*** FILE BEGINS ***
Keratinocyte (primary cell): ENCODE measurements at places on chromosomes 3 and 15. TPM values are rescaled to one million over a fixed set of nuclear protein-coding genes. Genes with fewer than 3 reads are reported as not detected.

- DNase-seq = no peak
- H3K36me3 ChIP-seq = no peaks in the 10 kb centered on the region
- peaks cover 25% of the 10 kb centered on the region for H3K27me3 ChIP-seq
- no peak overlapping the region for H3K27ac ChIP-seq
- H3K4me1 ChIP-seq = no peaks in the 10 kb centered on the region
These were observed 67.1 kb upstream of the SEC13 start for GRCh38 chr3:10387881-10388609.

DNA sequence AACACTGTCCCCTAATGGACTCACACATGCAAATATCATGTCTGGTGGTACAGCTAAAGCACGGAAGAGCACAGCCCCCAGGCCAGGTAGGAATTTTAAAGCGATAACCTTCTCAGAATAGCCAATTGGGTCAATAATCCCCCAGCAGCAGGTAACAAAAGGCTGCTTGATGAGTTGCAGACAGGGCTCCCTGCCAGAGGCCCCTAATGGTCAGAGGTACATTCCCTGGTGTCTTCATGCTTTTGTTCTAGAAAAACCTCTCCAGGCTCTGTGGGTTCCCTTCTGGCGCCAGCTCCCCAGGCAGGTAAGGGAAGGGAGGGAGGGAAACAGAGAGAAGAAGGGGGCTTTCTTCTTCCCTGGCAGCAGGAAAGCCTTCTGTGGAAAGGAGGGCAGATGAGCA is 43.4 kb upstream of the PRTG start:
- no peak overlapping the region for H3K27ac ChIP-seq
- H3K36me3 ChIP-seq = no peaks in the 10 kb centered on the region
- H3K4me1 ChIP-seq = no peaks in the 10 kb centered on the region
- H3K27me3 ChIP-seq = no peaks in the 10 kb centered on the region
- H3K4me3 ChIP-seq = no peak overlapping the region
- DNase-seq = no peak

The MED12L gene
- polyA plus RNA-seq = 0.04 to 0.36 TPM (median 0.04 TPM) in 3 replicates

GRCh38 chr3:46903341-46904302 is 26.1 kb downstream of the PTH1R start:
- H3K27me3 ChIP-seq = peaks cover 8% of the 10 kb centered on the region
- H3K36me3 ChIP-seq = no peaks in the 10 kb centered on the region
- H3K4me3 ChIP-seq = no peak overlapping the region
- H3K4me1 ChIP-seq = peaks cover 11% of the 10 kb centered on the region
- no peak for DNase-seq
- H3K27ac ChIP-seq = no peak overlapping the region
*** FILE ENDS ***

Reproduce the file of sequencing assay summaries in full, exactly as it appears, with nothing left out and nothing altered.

Keratinocyte (primary cell): ENCODE measurements at places on chromosomes 3 and 15. TPM values are rescaled to one million over a fixed set of nuclear protein-coding genes. Genes with fewer than 3 reads are reported as not detected.

- DNase-seq = no peak
- H3K36me3 ChIP-seq = no peaks in the 10 kb centered on the region
- peaks cover 25% of the 10 kb centered on the region for H3K27me3 ChIP-seq
- no peak overlapping the region for H3K27ac ChIP-seq
- H3K4me1 ChIP-seq = no peaks in the 10 kb centered on the region
These were observed 67.1 kb upstream of the SEC13 start for GRCh38 chr3:10387881-10388609.

DNA sequence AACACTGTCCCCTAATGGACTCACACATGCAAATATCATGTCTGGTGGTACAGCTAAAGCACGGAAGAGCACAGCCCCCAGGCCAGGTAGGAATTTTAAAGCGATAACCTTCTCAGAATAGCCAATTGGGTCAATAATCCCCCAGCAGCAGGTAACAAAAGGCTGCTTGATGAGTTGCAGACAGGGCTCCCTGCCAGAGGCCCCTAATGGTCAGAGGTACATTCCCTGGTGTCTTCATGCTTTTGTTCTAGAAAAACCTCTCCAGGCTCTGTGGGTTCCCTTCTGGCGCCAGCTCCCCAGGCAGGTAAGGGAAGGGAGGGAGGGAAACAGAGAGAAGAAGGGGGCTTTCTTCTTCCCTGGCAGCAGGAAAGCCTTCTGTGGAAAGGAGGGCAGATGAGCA is 43.4 kb upstream of the PRTG start:
- no peak overlapping the region for H3K27ac ChIP-seq
- H3K36me3 ChIP-seq = no peaks in the 10 kb centered on the region
- H3K4me1 ChIP-seq = no peaks in the 10 kb centered on the region
- H3K27me3 ChIP-seq = no peaks in the 10 kb centered on the region
- H3K4me3 ChIP-seq = no peak overlapping the region
- DNase-seq = no peak

The MED12L gene
- polyA plus RNA-seq = 0.04 to 0.36 TPM (median 0.04 TPM) in 3 replicates

GRCh38 chr3:46903341-46904302 is 26.1 kb downstream of the PTH1R start:
- H3K27me3 ChIP-seq = peaks cover 8% of the 10 kb centered on the region
- H3K36me3 ChIP-seq = no peaks in the 10 kb centered on the region
- H3K4me3 ChIP-seq = no peak overlapping the region
- H3K4me1 ChIP-seq = peaks cover 11% of the 10 kb centered on the region
- no peak for DNase-seq
- H3K27ac ChIP-seq = no peak overlapping the region